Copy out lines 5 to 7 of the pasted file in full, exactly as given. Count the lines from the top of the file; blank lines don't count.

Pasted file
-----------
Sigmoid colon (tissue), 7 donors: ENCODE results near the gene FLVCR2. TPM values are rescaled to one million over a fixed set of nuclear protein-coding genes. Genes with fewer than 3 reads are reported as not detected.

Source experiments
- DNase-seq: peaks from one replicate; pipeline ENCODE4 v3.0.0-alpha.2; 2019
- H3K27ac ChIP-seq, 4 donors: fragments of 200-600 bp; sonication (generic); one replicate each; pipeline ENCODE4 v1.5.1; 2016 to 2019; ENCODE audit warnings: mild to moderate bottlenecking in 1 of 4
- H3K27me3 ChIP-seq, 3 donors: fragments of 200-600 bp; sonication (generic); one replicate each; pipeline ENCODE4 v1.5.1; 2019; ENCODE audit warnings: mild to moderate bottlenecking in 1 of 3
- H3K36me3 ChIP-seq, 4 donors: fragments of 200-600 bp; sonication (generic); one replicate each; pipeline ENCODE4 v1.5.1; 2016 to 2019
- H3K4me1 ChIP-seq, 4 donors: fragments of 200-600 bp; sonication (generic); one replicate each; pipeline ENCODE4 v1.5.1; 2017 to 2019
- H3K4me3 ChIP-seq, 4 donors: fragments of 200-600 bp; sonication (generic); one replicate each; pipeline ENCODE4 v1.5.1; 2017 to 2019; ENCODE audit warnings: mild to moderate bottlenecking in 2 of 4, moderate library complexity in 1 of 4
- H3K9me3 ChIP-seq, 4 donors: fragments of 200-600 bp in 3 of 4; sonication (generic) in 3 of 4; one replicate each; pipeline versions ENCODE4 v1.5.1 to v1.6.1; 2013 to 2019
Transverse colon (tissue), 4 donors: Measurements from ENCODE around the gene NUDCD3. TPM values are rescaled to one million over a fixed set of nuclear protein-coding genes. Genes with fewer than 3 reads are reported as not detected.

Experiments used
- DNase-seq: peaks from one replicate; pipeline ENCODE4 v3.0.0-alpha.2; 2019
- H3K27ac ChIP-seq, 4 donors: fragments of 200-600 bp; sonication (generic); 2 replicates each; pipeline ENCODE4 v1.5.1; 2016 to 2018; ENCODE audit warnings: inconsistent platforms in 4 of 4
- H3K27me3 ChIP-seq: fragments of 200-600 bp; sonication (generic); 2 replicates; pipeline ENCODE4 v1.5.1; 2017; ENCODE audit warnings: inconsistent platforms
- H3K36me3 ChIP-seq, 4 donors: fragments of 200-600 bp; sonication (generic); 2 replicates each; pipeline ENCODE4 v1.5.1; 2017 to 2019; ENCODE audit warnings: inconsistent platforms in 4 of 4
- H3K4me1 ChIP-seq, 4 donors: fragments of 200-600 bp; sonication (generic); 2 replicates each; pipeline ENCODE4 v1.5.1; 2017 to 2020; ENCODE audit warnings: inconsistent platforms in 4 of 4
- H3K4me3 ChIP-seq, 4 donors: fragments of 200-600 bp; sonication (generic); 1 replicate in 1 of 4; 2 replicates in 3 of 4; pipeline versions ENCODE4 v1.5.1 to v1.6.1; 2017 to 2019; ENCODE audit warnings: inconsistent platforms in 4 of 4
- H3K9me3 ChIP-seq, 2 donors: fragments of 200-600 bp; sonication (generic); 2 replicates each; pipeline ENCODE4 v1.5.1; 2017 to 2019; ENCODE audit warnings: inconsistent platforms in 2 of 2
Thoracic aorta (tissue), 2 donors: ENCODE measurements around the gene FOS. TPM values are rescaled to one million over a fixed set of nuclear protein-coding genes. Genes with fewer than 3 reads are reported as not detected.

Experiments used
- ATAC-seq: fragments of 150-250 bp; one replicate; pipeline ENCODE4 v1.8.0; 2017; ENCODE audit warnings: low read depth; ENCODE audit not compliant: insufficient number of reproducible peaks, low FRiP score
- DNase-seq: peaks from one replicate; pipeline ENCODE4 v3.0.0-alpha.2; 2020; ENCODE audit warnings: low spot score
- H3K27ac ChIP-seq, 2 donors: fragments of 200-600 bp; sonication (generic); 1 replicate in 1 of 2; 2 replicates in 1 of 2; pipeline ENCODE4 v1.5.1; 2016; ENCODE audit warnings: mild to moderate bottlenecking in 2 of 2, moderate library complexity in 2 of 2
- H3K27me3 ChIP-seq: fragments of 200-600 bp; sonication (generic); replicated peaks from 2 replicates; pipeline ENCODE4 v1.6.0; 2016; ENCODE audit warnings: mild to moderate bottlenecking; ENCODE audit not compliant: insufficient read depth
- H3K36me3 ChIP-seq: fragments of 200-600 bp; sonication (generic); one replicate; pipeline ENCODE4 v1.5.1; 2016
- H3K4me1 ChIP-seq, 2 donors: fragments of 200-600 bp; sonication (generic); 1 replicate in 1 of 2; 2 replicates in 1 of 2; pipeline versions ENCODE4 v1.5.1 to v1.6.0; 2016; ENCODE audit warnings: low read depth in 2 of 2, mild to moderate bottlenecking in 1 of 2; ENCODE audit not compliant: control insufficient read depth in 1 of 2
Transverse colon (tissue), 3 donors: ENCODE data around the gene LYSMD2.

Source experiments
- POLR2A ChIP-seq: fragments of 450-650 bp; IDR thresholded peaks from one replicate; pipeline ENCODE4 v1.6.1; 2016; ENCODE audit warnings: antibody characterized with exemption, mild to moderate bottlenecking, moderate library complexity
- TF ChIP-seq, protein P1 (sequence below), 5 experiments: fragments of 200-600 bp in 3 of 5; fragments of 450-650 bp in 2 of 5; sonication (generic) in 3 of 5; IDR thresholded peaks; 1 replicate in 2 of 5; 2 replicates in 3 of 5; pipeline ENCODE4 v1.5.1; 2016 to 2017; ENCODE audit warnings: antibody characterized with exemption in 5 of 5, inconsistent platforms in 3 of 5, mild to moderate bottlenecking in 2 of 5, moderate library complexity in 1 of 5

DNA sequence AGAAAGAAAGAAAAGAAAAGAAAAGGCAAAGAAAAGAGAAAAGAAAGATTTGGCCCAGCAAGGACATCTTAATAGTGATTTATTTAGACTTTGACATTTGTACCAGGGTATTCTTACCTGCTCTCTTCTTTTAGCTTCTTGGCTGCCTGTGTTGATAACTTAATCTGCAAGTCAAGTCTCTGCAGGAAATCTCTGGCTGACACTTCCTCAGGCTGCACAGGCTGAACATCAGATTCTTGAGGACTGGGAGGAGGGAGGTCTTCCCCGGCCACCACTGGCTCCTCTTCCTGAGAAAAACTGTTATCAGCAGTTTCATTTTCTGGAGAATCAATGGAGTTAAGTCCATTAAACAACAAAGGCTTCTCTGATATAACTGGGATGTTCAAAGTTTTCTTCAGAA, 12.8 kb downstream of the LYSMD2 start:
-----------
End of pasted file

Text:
- H3K27me3 ChIP-seq, 3 donors: fragments of 200-600 bp; sonication (generic); one replicate each; pipeline ENCODE4 v1.5.1; 2019; ENCODE audit warnings: mild to moderate bottlenecking in 1 of 3
- H3K36me3 ChIP-seq, 4 donors: fragments of 200-600 bp; sonication (generic); one replicate each; pipeline ENCODE4 v1.5.1; 2016 to 2019
- H3K4me1 ChIP-seq, 4 donors: fragments of 200-600 bp; sonication (generic); one replicate each; pipeline ENCODE4 v1.5.1; 2017 to 2019